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Harvard Undergraduate Association Discusses Campus Accessibility and Security at General Meeting

Travis Allen Johnson ’24 speaks at the inaugural meeting of the Harvard Undergraduate Association on Sept. 10.
Travis Allen Johnson ’24 speaks at the inaugural meeting of the Harvard Undergraduate Association on Sept. 10. By J. Sellers Hill
By Mert Geyiktepe and J. Sellers Hill, Crimson Staff Writers

The Harvard Undergraduate Association discussed ongoing initiatives and reviewed funding for a campus-wide laundry accessibility project at its general meeting Sunday.

The initiatives included HUA’s Blue Bikes subsidy program and an upcoming Declaration Day event. HUA Co-President Travis Allen Johnson ’24 also presented campus safety concerns raised in town hall meetings held last week.

HUA Co-Presidents LyLena D. Estabine ’24 and Johnson kicked off the meeting by announcing the pair had been selected to serve on the search committee for Harvard’s new Dean of Students. Katherine G. O’Dair vacated the role in August when she was appointed University Marshall.

During the meeting, Estabine and Johnson solicited student feedback on the search, offering gift cards to those who attend a session with the advisory panel.

Estabine lauded the HUA’s free headshot project, which provided headshots to 180 undergraduates this month. She said she hopes for institutional assistance through Harvard’s Student Employment Office at the next iteration of the initiative later this year.

The HUA leaders also confirmed they were working on an order form for their Blue Bikes subsidy program, which aims to provide single-ride passes for students at a reduced price of $1.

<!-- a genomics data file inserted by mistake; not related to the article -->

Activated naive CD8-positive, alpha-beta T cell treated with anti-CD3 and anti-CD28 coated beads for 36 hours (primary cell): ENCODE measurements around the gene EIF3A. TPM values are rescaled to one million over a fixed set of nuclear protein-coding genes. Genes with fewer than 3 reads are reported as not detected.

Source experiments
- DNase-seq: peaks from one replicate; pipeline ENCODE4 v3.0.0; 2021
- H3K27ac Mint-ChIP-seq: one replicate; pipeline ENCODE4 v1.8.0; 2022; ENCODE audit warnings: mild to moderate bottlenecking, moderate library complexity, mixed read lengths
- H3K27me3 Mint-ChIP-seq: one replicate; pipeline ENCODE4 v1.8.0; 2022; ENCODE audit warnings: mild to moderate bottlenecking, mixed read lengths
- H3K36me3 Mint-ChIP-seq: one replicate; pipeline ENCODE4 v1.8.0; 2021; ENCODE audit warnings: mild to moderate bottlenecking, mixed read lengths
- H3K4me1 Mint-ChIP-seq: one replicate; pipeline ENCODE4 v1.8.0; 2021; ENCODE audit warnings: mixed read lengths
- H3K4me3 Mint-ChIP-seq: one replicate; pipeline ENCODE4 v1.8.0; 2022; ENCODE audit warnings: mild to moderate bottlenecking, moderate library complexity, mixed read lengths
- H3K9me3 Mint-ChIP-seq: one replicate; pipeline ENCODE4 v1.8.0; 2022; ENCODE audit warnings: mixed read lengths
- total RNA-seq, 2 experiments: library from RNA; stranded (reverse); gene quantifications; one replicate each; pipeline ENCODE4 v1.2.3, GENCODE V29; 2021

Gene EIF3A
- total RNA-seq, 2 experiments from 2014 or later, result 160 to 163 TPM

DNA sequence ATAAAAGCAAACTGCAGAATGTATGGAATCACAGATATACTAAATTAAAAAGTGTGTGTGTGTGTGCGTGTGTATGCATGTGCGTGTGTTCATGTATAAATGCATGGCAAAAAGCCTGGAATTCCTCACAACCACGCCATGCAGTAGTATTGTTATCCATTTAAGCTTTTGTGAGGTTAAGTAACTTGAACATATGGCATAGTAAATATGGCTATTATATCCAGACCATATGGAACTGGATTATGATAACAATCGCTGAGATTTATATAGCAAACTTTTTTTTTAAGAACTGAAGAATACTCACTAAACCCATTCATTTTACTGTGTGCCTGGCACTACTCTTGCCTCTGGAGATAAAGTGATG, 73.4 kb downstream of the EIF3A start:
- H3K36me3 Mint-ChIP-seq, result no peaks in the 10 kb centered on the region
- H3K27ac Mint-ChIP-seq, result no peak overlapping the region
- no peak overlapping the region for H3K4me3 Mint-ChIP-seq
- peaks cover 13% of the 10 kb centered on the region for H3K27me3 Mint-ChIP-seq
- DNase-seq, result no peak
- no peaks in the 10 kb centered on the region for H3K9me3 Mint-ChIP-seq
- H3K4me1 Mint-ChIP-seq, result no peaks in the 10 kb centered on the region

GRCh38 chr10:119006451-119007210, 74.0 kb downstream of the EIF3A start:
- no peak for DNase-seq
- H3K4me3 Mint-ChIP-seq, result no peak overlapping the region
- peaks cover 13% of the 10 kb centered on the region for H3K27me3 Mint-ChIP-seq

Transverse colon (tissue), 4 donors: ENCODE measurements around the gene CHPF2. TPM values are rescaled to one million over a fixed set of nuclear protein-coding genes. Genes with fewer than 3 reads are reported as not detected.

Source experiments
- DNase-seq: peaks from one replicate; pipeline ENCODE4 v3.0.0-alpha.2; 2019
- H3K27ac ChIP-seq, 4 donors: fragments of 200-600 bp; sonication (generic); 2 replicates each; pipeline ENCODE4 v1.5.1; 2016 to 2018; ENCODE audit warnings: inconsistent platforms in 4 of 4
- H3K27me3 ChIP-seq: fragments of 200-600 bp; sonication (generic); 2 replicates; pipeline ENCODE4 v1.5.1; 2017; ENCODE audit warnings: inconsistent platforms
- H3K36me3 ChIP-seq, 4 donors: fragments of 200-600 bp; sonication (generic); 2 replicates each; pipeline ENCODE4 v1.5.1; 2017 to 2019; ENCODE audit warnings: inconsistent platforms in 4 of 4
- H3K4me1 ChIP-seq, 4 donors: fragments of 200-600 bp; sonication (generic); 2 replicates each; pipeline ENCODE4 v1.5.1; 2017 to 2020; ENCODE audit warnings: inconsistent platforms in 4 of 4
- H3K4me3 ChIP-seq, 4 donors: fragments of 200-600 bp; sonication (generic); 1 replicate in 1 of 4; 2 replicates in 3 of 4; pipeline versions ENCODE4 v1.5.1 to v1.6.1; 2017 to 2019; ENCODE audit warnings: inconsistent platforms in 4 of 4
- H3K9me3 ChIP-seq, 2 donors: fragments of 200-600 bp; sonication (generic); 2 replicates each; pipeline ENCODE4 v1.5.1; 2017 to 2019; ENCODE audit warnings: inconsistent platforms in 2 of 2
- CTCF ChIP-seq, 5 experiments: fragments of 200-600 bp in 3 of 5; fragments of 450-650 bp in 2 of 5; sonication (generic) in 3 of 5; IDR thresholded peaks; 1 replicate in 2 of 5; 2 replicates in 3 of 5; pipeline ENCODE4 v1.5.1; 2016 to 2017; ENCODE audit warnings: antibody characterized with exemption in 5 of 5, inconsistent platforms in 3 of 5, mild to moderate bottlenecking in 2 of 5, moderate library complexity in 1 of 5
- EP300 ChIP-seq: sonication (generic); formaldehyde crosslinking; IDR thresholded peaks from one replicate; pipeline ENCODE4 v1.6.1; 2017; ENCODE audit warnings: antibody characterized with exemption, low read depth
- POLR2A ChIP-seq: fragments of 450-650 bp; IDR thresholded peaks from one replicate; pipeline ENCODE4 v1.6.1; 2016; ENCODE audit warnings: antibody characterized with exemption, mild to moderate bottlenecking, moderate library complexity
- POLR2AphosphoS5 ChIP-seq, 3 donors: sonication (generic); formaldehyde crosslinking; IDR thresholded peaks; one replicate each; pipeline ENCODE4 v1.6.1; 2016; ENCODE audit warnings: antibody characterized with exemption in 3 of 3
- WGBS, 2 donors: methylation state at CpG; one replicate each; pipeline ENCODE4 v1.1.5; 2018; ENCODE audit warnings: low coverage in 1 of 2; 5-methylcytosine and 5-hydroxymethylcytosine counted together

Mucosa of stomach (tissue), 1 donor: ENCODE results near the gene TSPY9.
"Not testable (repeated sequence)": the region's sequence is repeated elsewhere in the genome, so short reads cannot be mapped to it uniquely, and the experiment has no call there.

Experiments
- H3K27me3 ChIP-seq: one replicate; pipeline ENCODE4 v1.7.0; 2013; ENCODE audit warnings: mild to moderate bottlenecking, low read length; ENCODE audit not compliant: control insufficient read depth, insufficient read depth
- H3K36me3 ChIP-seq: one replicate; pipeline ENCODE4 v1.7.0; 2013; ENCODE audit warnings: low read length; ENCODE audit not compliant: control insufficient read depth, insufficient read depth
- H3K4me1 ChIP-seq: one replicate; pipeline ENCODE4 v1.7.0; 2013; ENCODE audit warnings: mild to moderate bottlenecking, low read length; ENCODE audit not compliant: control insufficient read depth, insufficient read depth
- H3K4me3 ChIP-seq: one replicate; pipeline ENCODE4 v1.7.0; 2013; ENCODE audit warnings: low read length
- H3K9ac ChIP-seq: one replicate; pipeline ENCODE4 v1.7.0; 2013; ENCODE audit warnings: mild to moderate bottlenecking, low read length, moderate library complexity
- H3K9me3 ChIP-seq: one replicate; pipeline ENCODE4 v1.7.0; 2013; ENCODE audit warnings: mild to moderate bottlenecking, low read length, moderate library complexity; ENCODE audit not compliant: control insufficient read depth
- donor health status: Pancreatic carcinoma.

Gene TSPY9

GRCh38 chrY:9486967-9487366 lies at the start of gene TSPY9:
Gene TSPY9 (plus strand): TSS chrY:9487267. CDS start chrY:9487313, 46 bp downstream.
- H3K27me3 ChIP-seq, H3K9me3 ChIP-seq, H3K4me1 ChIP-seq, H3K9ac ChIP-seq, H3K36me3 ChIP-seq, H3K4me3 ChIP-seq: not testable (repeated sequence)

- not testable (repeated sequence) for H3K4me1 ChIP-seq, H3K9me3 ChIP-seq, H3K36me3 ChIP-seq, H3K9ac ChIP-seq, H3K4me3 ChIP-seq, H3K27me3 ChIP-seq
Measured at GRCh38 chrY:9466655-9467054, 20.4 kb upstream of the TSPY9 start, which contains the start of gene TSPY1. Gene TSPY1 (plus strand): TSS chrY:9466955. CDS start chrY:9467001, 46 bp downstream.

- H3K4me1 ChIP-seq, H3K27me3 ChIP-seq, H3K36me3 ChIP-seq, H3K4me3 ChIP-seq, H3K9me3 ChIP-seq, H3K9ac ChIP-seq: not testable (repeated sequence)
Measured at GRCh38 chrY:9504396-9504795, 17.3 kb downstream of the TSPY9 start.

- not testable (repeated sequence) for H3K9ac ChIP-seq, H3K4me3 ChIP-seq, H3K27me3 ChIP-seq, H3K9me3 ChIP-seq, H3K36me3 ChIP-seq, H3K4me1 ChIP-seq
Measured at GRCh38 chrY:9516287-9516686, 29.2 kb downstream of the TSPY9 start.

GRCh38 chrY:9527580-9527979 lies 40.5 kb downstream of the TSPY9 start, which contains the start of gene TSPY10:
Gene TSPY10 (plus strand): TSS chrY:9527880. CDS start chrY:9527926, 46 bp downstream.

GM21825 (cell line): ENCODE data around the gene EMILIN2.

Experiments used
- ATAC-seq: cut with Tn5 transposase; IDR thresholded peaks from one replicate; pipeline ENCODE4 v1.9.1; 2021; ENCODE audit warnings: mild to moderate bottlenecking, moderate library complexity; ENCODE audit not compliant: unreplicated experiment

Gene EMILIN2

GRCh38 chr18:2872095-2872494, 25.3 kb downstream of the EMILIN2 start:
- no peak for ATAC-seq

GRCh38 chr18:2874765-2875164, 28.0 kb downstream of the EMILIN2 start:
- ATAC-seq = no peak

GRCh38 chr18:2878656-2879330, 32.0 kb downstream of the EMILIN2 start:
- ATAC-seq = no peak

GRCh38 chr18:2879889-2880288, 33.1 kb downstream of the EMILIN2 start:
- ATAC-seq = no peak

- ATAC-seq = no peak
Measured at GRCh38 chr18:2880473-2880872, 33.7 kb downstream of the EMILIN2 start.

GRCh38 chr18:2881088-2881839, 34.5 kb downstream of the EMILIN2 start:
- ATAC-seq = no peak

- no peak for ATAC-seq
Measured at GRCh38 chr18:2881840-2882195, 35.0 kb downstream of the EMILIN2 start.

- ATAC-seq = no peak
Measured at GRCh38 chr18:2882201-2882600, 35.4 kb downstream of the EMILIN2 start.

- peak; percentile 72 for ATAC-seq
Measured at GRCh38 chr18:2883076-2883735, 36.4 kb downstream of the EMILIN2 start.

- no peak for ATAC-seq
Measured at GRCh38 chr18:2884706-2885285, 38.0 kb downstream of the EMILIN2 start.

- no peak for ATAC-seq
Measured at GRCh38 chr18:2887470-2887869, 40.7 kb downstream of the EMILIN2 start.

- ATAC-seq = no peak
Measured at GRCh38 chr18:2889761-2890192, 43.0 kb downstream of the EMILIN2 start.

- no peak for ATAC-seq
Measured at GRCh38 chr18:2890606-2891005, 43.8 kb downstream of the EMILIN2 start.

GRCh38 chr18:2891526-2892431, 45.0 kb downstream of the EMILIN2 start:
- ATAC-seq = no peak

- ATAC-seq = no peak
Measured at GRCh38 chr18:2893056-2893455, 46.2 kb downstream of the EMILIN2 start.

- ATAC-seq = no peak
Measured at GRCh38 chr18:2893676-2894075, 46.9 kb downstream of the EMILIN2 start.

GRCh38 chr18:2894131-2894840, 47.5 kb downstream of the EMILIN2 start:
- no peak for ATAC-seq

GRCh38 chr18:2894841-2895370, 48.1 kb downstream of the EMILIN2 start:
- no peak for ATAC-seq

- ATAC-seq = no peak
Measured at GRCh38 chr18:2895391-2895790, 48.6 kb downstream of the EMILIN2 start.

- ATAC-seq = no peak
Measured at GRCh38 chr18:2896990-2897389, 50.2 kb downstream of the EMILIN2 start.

At a freshman town hall last Wednesday, students raised concerns about campus safety and security, which ranged from poor campus lighting to unsafe walking conditions between Harvard Yard and the Quad. At Sunday’s meeting, Johnson announced the HUA will meet with Harvard University Police Department Chief Victor A. Clay to address the criticisms.

Officers and attendees at the meeting also voted unanimously to allocate $250 to an accessible laundry initiative introduced by well-being officer Hana Rehman ’25. The project, which was piloted in Lowell House, will place tactile silicon markers on laundry machines throughout campus to better accommodate visually impaired students.

“This college accepts students without considering all of the accessibility needs they might need to complete basic chores like completing their laundry each week by themselves,” Rehman said at the Sunday meeting.

—Staff writer J. Sellers Hill can be reached at Follow him on Twitter @SellersHill.

—Staff writer Mert Geyiktepe can be reached at

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